How bad is the problem? As many as 100,000 new phishing attacks are reported every month, according to the Anti-Phishing Working Group. The FBI even believes a phishing email is how Russian hackers infiltrated the Democratic National Committee servers, according to Wired.

The most common form of phishing involves convincing you to login to an existing account you already have, such as your bank or email. It might say something like, “You need to update your account” or “Log in to see your benefits.” This is known as the “worm,” i.e. the bait that catches your eye and gets you to strike.

(In phishing, you are the fish!)

Clicking on their link takes you not to the actual website, but a dummy site the phishers have set up to mimic the real one. It can even have the same design and logos of the one you’re used to. Once you put in your username and password, they’ve caught you.

Lately phishing scams have been coming through Dropbox or other popular file-sharing services. We’ve even encountered them on lesser-known paid services like Sharefile.

Earlier in May, there were widespread media reports of a phishing scam that prompted receivers to open a Google Docs file. Since this is such a commonplace activity, many people clicked on the blue “Open in Docs” button without thinking. It would then take them to a site where they were asked to login to their Google account.

Unfortunately, there really isn’t a strong defense against phishing other than warning your team to be vigilant. Spam filters will catch some of them, but since phishers change email addresses so often, many will get through to your inbox.

The simplest defense is to be wary. If something seems wrong about a message, it probably is counterfeit. You may receive an email from someone you know, asking you to open document. But if you weren’t expecting a file from them, be cautious.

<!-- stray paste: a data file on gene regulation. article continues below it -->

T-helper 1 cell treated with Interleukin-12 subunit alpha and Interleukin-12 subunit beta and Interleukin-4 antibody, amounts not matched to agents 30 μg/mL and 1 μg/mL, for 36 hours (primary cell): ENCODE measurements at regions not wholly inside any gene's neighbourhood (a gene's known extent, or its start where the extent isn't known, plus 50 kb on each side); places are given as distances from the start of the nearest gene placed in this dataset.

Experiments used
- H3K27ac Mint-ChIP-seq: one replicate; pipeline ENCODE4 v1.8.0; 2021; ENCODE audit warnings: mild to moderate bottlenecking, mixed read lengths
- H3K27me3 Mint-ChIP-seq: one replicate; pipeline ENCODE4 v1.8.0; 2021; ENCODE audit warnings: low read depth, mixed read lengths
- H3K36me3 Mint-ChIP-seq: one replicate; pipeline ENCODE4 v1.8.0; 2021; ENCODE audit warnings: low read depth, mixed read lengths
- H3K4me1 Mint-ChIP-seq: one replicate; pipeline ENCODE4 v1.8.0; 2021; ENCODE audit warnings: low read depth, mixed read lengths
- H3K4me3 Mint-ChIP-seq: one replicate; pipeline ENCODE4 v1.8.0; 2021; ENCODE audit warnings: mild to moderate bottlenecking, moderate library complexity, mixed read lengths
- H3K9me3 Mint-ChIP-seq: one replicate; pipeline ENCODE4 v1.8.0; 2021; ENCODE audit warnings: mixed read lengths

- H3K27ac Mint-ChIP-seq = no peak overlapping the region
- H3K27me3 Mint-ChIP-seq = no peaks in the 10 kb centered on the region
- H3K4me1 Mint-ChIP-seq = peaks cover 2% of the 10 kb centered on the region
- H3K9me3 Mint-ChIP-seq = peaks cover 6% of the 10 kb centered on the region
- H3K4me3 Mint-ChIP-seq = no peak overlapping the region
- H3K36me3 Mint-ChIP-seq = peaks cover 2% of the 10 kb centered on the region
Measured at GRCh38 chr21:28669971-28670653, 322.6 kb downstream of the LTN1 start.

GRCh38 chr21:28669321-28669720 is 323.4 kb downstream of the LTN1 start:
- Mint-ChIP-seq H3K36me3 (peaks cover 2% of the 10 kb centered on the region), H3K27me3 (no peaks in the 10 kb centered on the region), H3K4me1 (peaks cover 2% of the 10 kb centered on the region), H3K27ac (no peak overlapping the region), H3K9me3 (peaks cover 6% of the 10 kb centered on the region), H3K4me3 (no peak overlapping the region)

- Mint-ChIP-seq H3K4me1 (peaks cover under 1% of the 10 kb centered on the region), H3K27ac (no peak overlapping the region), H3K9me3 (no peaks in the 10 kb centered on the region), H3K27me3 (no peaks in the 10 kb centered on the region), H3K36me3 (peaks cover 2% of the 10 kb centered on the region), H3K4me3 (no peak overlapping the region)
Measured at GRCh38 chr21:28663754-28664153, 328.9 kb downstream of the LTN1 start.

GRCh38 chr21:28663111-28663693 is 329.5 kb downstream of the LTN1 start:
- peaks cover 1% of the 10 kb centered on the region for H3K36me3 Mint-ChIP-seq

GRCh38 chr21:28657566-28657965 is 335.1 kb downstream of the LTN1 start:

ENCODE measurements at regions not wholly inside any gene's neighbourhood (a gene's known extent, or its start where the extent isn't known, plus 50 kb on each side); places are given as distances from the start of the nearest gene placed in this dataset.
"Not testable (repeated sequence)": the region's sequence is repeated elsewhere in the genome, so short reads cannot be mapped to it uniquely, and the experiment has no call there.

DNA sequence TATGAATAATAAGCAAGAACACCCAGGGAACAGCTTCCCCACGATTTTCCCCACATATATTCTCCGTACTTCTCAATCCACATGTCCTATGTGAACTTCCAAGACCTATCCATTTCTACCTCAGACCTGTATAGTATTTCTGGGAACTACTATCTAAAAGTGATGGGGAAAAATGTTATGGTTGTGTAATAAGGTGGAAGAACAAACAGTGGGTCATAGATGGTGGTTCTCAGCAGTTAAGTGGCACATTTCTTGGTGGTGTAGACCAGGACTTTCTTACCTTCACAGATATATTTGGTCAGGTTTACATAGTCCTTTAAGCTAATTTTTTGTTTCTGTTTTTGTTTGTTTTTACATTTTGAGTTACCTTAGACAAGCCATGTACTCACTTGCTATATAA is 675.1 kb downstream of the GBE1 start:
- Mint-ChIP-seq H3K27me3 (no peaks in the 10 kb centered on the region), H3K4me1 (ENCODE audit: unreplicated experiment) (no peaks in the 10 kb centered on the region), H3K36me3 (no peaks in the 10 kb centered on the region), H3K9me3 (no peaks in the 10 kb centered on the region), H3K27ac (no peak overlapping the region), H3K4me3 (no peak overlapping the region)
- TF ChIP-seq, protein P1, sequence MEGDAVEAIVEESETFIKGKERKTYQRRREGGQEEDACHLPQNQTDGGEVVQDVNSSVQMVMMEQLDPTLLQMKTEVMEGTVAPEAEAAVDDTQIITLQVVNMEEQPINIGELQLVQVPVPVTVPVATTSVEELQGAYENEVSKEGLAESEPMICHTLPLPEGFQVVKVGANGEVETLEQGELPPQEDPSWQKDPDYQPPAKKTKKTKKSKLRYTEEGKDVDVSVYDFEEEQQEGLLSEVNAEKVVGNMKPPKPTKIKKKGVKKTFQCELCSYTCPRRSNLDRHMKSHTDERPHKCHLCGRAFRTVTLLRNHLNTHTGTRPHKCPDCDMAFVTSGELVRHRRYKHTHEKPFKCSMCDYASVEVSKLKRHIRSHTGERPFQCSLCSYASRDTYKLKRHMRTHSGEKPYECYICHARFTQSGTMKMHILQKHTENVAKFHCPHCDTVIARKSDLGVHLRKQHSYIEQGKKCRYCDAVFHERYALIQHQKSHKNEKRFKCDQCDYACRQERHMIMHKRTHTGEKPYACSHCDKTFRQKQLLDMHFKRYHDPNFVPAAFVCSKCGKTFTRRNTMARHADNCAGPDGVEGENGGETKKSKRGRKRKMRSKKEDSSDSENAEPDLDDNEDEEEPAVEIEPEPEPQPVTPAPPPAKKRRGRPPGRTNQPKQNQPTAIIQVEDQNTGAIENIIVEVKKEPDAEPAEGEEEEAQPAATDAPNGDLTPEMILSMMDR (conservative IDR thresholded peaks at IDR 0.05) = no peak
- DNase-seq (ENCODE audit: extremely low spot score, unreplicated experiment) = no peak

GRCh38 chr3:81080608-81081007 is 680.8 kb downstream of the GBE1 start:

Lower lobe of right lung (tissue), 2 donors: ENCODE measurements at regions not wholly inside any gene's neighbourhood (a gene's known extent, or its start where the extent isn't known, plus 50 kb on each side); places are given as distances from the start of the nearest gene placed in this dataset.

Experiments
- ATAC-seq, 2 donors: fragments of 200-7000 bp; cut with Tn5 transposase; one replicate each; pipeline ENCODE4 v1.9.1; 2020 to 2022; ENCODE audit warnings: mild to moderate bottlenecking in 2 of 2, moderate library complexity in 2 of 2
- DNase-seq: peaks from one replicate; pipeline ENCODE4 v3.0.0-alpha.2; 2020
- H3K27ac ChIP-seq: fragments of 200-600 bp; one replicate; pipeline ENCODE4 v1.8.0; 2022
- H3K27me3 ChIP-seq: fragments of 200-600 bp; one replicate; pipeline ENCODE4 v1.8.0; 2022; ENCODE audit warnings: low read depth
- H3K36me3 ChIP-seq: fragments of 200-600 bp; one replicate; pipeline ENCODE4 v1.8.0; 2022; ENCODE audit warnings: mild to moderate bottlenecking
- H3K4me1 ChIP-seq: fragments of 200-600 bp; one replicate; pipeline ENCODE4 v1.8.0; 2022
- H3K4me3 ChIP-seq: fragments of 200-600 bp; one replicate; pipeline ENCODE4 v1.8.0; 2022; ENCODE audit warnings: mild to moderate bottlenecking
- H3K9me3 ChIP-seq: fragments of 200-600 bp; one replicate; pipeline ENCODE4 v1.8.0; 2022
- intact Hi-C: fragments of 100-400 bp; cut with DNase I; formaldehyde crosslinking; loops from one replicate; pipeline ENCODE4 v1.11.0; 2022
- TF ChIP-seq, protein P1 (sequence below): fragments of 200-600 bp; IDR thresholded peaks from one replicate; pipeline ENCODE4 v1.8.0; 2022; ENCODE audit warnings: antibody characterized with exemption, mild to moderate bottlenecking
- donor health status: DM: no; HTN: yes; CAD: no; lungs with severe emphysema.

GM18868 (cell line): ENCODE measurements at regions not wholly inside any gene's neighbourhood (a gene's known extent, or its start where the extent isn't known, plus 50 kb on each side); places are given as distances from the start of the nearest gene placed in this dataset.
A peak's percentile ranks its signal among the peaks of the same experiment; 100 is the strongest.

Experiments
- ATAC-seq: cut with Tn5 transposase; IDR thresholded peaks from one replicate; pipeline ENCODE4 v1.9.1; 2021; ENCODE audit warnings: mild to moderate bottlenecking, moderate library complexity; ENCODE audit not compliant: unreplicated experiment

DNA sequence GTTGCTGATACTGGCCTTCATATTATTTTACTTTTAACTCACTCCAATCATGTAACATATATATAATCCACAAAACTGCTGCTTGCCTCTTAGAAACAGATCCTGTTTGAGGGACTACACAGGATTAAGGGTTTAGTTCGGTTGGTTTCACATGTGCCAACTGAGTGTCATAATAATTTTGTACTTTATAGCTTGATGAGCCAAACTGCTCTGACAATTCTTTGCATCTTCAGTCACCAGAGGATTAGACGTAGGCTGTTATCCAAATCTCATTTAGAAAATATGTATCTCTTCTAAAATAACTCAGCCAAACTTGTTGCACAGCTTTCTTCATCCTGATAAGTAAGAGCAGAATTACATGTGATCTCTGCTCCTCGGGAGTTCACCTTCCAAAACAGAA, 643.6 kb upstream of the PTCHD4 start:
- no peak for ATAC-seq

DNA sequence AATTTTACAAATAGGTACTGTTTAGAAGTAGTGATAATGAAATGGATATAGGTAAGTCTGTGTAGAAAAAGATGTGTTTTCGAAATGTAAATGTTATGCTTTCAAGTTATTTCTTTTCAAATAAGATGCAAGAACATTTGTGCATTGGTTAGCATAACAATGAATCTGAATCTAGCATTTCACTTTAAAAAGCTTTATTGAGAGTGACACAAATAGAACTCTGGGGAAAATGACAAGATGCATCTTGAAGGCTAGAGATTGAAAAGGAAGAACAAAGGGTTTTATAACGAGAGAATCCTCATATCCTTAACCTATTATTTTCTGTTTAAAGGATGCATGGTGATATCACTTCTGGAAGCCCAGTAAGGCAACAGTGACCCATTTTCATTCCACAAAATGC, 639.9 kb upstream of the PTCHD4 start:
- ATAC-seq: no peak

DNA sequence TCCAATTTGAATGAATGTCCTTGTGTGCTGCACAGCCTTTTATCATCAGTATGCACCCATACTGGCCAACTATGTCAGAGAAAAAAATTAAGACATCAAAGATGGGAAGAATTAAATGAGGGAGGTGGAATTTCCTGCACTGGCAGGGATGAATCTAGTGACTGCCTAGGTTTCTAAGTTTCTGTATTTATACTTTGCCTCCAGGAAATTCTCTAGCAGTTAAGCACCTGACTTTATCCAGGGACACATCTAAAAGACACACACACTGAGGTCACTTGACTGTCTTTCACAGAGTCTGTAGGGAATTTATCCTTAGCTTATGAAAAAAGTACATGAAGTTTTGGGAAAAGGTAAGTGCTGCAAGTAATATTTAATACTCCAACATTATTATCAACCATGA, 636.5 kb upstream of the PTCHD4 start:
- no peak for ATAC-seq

This is a good example of using existing technology to bolster another one. If you receive an email from a colleague you suspect is bogus, pick up the phone and ask them if they sent it.

Another option is to use a two-factor authentication when logging into a secure site. This can be an automated phone call or text message to your phone in addition to the login you use on your computer. It’s much more difficult from phishers to infiltrate your identity this way.

Also, be suspicious if a website asks you to login to an account that you’re already automatically logged into when your computer boots up, such as the Google account you may use for Gmail. Take a look at the URL web address at the top of your browser. Or, you can mouse over a web link without clinking on it to obtain a preview of where it will take you.

If the web URL looks strange or doesn’t conform to the normal address you’re used to, that’s a big red flag. Talk to your company’s in-house IT professionals, or whoever your vendor is, if you’re unsure.

They key is not to clink blindly on every web link that shows up in your email inbox or on websites to which you’re directed. The best way to avoid getting phished is to not take the bait.

If you need to consult with an expert about protecting your company’s information systems, please call Chris Edwards at (317) 613-7855 or email

CPA Celebration Honorees

INCPAS honors

Tom Sponsel, Emily Campbell and Ryan Hodell (l-r) were honored at the 2017 INCPAS CPA Celebration on May 12.

The Indiana CPA Society (INCPAS) held their annual CPA Celebration on May 12th. Sponsel CPA Group had several team members recognized for their accomplishments.

Emily Campbell and Ryan Hodell were recognized for successfully passing the rigorous CPA Examination!! Tom Sponsel was recognized for reaching his 40th anniversary of INCPAS membership.

We would also like to congratulate Brandon Hoge, who has also successfully passed the CPA Exam. He will be recognized at next year’s CPA Celebration after attaining two years of public accounting experience.

We are very proud of all our team members, but want to congratulate those that were recognized at this annual INCPAS event!